This is dangerous, and it is vital that focus on the task in hand is maintained. If you feel distracted, or if you think you’d been performing tasks while on mental “autopilot”, rather than properly concentrating – the MCA advice is to take two-steps back, to use checklists to monitor progress, to understand your own emotional triggers.
Pressure can be good, it can provide a rush of energy and bring focus and get people geared up to excel. However, sometimes it can be negative, especially if the levels of pressure exceed our tolerances. Or if the pressure combines with other concerns to ramp up to unsustainable, unmanageable levels.
So, we need to ask whether we are just busy or dangerously overloaded? The MCA recognises that good pressure can improve performance, but only to a point. The Deadly Dozen guidance is that too much pressure leads to stress, which is always bad.
It is vital that seafarers do not let pressure build too much. That there is a means of reacting to rising levels and of making sensible decisions. What we must avoid at all costs is the possible temptation to allow pressure to make us take short cuts.
The MCA guidance is to ensure there are adequate resources in place, so that pressure does not build excessively. These resources can take different forms, and the most important will depend on the circumstances – but people, time, and the right tools are often the answers.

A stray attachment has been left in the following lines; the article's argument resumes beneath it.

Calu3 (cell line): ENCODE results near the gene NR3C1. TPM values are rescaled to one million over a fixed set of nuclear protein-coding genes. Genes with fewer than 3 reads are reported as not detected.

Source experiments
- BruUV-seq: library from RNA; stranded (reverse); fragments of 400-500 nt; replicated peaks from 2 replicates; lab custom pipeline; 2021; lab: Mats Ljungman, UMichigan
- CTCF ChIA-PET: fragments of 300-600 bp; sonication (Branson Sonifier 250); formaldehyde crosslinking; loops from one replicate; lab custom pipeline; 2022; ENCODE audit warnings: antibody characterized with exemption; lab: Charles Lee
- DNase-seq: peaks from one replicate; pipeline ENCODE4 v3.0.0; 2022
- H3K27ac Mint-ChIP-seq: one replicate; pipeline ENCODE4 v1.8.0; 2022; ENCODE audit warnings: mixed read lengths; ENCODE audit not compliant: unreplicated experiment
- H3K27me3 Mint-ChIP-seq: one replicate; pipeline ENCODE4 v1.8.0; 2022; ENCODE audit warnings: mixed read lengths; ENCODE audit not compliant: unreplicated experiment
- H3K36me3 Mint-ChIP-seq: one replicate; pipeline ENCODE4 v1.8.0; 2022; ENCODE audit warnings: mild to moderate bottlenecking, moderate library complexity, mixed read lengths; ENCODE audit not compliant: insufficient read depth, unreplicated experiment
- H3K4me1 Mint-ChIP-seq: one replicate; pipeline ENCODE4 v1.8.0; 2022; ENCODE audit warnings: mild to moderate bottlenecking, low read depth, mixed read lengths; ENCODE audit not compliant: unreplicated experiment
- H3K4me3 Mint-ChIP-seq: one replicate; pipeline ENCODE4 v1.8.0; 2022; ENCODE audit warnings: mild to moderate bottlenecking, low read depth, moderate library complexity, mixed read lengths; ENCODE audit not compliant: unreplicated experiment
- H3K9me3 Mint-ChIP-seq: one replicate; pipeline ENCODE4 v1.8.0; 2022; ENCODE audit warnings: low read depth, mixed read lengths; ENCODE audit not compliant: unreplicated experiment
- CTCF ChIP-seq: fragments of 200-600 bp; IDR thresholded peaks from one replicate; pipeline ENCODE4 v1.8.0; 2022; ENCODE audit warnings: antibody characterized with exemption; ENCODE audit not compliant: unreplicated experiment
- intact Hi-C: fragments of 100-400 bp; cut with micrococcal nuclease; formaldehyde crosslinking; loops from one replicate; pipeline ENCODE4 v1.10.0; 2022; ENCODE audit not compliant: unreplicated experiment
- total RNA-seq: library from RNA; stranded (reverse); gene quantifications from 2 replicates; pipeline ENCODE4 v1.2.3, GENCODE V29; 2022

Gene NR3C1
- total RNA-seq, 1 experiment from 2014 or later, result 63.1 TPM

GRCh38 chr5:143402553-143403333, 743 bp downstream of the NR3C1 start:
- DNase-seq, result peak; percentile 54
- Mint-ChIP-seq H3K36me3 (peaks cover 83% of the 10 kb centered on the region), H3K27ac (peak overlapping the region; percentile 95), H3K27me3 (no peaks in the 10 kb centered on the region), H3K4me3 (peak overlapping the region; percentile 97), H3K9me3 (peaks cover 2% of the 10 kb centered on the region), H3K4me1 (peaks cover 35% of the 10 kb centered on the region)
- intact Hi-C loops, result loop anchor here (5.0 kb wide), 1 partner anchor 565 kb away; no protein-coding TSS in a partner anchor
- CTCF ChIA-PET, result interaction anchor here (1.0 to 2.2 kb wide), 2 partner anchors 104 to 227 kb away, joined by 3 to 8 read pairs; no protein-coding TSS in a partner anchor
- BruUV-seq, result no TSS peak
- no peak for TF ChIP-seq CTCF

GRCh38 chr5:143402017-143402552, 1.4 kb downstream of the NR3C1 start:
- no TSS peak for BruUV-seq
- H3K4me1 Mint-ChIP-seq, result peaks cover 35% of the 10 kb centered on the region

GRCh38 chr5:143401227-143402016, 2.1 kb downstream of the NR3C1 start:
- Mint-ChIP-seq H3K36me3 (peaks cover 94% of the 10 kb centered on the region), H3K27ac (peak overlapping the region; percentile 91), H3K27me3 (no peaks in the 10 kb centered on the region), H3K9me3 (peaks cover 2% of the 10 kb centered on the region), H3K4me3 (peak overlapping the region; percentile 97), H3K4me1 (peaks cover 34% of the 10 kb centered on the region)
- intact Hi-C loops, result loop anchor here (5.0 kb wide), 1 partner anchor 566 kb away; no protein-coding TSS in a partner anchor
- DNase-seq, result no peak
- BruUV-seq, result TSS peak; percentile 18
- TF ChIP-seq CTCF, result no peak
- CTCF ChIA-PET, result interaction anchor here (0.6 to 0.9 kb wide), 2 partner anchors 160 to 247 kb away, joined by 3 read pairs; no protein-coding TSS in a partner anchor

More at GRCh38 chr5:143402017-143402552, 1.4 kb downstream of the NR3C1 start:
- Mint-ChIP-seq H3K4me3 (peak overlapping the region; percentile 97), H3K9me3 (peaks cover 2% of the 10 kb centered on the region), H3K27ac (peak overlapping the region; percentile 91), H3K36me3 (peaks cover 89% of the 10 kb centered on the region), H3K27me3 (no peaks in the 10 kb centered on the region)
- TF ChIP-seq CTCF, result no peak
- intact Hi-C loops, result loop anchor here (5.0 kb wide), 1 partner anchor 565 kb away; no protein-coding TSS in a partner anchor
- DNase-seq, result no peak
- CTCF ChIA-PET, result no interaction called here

Often people tend to overestimate their own competence levels. The reason so many young car drivers crash is that they tend to think they are amazing. They feel they are Lewis Hamilton, but usually end up more like Lady Emma Hamilton. As in dead…
So, it is vital that seafarers question the capability of themselves, and those they work with. Is your team really and truly capable? It is not always an easy question to ask, but it is vital and has to be done.
It is vital to check training, qualifications and experience and to regularly assess capability. Only by understanding who can do what, by thinking about the levels at which people can perform that a team can understand what its capabilities are.
When people try to over stretch and work beyond their capabilities, that is when problems arise. So having asked the questions, it is equally important to provide onboard training, mentoring and coaching to then ensure that any capability gaps are addressed.
Well, that is often the assumption, that people think their team is working to the best of its ability, that all parts are pulling in the same direction and working to the same ends.
Sadly that is often not the case, so when it comes to teamwork – seafarers need to think open and honestly about how well they and their shipmates really work together.
Does everyone work to a shared mental model? Do they understand the risks and threats of an operation in the same terms? Are the goals shared and does success in an operation mean the same thing to all the different people involved?
It is also important that where there is too much agreement, that we don’t fall into “group think”, where problems go unchallenged, because people in the team do not feel they can raise issue or ask questions. It is vital that teams work together, question things, understand things and actually work to the same plan of action.
What do you think? Do these first lot of Deadly Dozen apply to you, your job and perhaps on your ship? Let us know what you think, we’d love to hear from you. If you enjoyed these six, make sure you read the next part of this article… http://www.crewtoo.com/crew-life/fighting-against-the-deadly-dozen-part-two